Monday, 2 April 2012
The Unsinkable Titanic
James Cameron’s 1997 epic Titanic is shortly to be released in 3D to coincide with the hundredth anniversary of the sinking of the unsinkable this month. I saw, and loved, the original when I was a child. I’ve seen it several times since and am not likely to go to the cinema simply for a few wow-me visual afterthoughts.
I dare say a lot of people will go, a new generation who will be coming to it for the first time; coming to the story of Rose and Jack, star and class crossed lovers, playing out their time in the shadow of a greater drama.
The story of the Titanic itself has moved beyond history into mythology. Like all great myths it really stands as a metaphor for the human condition, capable of multiple interpretations, meanings shifting from one generation to the next. In one preview I read of the reissue of the Cameron film the writer said that it was a metaphor for a troubled global economy. Yes, I can just see how the ostentatious luxury of the first class passengers, oblivious to the icy crash to come, would feed happily into the preconceptions of the Occupy shower in London and New York!
The anniversary of the disaster has also occasioned a BBC mini-series scripted by Julian Fellowes, the creator of Downton Abbey, that risible parody of early twentieth century English life, upstairs and downstairs. The first episode was screened the weekend before last. I didn’t watch it but I’m told it’s the usual nobs and naffs tale of first class and steerage, the old tiresome clichés trotted out in a kind of Downton Abbey at Sea style.
The sinking of the real thing took almost three hours, time enough for all sorts of dramas to be played out, memorably caught not just by James Cameron but by earlier movie makers. Even the Nazis had a view. In the 1943 film Titanic they produced a propaganda piece highlighting supposed British profiteering. It’s a story of greed and corruption by the share holders of the White Star line that might very well find a sympathetic echo with the Occupy anarchists. The message at the end is that the death of fifteen hundred people remains unatoned for, “an eternal condemnation of England’s thirst for profit.” Banned in West Germany after the war it promptly became a hit in the Soviet zone!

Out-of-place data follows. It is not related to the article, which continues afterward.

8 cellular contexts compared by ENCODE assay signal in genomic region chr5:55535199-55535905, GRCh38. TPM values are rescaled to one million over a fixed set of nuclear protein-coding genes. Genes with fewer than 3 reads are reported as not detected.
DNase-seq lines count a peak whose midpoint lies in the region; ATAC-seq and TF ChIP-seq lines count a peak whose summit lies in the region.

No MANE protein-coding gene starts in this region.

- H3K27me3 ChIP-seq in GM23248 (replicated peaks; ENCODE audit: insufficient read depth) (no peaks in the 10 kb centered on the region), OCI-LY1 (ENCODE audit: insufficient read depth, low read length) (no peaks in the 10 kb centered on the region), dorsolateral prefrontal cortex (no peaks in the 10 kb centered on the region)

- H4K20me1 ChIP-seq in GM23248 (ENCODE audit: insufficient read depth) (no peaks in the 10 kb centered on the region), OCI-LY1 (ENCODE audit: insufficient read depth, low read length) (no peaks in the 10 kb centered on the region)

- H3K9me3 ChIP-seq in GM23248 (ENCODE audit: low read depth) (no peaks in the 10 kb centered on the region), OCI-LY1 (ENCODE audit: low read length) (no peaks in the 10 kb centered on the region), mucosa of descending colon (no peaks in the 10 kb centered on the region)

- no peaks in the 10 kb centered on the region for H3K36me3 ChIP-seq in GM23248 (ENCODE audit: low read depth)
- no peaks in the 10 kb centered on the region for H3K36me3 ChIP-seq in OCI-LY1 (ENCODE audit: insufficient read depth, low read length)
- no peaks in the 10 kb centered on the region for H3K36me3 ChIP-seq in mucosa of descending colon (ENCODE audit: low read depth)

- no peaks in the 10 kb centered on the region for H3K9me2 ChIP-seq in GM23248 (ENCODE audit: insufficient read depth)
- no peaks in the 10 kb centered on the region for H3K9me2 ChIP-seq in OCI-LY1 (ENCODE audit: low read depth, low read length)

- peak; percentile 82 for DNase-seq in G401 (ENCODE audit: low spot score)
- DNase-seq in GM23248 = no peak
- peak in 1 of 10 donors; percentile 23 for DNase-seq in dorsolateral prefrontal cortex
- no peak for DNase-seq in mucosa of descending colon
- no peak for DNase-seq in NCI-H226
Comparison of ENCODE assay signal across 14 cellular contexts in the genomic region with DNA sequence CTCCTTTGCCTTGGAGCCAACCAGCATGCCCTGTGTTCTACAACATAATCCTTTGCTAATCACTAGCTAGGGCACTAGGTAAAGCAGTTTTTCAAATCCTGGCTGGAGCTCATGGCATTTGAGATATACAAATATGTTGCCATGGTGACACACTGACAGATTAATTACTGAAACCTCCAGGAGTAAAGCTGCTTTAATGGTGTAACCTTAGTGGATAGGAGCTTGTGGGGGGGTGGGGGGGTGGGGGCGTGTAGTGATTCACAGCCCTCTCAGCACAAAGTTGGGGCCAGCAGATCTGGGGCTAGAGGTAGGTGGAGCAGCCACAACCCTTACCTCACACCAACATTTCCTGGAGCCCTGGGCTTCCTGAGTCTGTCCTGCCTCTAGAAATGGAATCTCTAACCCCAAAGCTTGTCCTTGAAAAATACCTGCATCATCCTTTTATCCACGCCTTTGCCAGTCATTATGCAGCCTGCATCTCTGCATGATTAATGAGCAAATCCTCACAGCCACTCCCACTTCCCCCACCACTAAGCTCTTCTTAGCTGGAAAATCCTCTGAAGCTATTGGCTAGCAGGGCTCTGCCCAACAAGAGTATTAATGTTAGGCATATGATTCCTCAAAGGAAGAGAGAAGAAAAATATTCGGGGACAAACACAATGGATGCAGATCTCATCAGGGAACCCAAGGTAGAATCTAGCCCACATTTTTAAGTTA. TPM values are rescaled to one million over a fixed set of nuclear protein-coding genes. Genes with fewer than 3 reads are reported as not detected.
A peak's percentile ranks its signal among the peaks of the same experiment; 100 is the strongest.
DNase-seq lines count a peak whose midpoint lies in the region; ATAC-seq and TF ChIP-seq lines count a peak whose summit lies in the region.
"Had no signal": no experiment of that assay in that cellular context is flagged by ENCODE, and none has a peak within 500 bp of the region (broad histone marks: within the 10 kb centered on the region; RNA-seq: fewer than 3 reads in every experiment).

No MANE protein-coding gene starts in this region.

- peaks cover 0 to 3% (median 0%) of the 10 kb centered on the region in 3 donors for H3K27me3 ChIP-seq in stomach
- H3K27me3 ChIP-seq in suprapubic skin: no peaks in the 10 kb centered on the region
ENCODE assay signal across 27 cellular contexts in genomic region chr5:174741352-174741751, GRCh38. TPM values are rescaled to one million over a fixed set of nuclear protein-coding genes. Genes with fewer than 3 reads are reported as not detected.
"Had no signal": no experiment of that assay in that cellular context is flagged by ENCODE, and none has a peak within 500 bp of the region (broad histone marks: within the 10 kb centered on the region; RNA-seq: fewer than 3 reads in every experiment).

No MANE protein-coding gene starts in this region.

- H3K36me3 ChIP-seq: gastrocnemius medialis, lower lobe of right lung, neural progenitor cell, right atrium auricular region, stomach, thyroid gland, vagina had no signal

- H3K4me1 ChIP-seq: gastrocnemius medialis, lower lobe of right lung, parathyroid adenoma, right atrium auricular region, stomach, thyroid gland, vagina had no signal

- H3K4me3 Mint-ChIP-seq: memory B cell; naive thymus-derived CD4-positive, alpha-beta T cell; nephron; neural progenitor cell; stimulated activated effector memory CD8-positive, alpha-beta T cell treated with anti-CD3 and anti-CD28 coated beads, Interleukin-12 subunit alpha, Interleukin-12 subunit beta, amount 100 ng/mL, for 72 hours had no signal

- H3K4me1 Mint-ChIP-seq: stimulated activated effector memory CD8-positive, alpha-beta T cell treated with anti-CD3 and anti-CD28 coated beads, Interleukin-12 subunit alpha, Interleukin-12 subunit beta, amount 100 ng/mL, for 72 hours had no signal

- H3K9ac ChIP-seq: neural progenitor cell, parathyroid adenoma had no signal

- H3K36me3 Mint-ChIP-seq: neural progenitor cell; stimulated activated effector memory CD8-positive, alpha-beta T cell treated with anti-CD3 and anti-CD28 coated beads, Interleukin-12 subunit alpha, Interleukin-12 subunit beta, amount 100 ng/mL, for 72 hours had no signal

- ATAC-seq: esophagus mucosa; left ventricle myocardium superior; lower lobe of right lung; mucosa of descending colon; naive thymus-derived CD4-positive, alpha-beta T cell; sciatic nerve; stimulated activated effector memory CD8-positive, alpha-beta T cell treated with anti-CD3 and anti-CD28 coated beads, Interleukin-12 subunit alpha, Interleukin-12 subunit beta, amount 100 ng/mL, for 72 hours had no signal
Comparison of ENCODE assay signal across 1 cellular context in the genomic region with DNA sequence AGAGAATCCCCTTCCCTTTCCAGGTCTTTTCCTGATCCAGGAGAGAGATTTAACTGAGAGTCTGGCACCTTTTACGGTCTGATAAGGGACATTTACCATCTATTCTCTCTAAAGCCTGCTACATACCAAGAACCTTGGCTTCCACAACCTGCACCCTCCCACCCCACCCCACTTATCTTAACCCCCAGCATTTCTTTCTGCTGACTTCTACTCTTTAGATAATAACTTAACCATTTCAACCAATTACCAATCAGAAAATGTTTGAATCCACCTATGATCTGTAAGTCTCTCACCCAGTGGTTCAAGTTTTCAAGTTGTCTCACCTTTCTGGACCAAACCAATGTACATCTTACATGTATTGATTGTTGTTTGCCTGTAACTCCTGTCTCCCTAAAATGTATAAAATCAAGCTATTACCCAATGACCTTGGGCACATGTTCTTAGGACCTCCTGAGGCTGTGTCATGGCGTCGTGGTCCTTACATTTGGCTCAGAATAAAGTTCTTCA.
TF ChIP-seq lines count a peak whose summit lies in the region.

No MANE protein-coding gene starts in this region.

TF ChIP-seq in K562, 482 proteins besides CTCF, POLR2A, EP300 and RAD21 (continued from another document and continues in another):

Class and profiteering are two dimensions of the Titanic story. Another is that of human nobility, the nobility of men who sacrificed their own lives, holding to the principle of ‘women and children first’ when it came to places on the lifeboats. After the sinking the chief indictment against J Bruce Ismay, head of the White Star line, wasn’t profiteering but the fact that he secured a place for himself on one of the limited number of lifeboats. The suspicion of cowardice was to hang over every man who survived the sinking.
Ah, but such chivalric notions may now be as deeply sunk as the Titanic itself. In the recent Costa Concordia sinking some men, even members of the crew, muscled ahead of the women. Writing in the Spectator Melanie McDonagh gives the question a political spin. Which public figure, she asks, would you trust to give up his seat…George Osborne? Ken Livingstone? Richard Dawkins? Personally speaking I really can’t vouch for George but I hope I never sail with either Livingstone or Dawkins!
I suppose the issue here centres on changing notions of equality. Put another way, the woman of 2012 is not the woman of 1912. If women are no longer the ‘weaker sex’ then questions of precedence are as antiquated as chivalry. Actually such considerations are not entirely new. Soon after the sinking one anti-suffragette song contained a chorus extolling boats over votes. Progressive Woman, a Chicago-based feminist journal, took up the point, saying “If you please, the women are beginning to say that they are willing to exchange the chivalry for the right to help run a government that will build safer ships.”
It’s gone now, the Titanic, finally sunk from living memory with the death in 2009 of Millvina Dean, the last survivor. But it, and the stories it tells, the morals to be drawn, is fixed forever in the human imagination, where it really is unsinkable.